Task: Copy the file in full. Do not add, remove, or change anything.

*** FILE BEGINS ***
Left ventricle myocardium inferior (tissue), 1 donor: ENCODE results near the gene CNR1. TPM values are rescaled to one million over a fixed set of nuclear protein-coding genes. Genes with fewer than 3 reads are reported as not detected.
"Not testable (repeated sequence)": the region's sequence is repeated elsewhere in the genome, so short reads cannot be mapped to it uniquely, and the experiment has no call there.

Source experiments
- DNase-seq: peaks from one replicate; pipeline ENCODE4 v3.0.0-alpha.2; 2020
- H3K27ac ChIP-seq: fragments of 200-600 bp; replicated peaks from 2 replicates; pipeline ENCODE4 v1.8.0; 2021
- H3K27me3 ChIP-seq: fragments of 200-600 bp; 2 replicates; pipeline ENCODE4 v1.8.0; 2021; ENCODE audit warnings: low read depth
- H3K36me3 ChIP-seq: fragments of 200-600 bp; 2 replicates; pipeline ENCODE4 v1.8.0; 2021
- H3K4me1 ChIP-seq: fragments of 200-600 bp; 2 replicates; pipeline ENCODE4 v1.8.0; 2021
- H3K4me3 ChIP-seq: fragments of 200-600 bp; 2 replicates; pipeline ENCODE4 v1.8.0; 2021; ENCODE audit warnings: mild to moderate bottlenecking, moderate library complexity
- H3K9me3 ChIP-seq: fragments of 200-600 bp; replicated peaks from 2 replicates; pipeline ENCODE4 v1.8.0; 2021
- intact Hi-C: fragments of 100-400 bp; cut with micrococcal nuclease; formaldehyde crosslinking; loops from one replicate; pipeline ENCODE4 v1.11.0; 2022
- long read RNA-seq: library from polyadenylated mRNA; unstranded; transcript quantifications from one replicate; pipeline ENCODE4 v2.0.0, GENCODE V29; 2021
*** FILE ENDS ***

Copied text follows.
Left ventricle myocardium inferior (tissue), 1 donor: ENCODE results near the gene CNR1. TPM values are rescaled to one million over a fixed set of nuclear protein-coding genes. Genes with fewer than 3 reads are reported as not detected.
"Not testable (repeated sequence)": the region's sequence is repeated elsewhere in the genome, so short reads cannot be mapped to it uniquely, and the experiment has no call there.

Source experiments
- DNase-seq: peaks from one replicate; pipeline ENCODE4 v3.0.0-alpha.2; 2020
- H3K27ac ChIP-seq: fragments of 200-600 bp; replicated peaks from 2 replicates; pipeline ENCODE4 v1.8.0; 2021
- H3K27me3 ChIP-seq: fragments of 200-600 bp; 2 replicates; pipeline ENCODE4 v1.8.0; 2021; ENCODE audit warnings: low read depth
- H3K36me3 ChIP-seq: fragments of 200-600 bp; 2 replicates; pipeline ENCODE4 v1.8.0; 2021
- H3K4me1 ChIP-seq: fragments of 200-600 bp; 2 replicates; pipeline ENCODE4 v1.8.0; 2021
- H3K4me3 ChIP-seq: fragments of 200-600 bp; 2 replicates; pipeline ENCODE4 v1.8.0; 2021; ENCODE audit warnings: mild to moderate bottlenecking, moderate library complexity
- H3K9me3 ChIP-seq: fragments of 200-600 bp; replicated peaks from 2 replicates; pipeline ENCODE4 v1.8.0; 2021
- intact Hi-C: fragments of 100-400 bp; cut with micrococcal nuclease; formaldehyde crosslinking; loops from one replicate; pipeline ENCODE4 v1.11.0; 2022
- long read RNA-seq: library from polyadenylated mRNA; unstranded; transcript quantifications from one replicate; pipeline ENCODE4 v2.0.0, GENCODE V29; 2021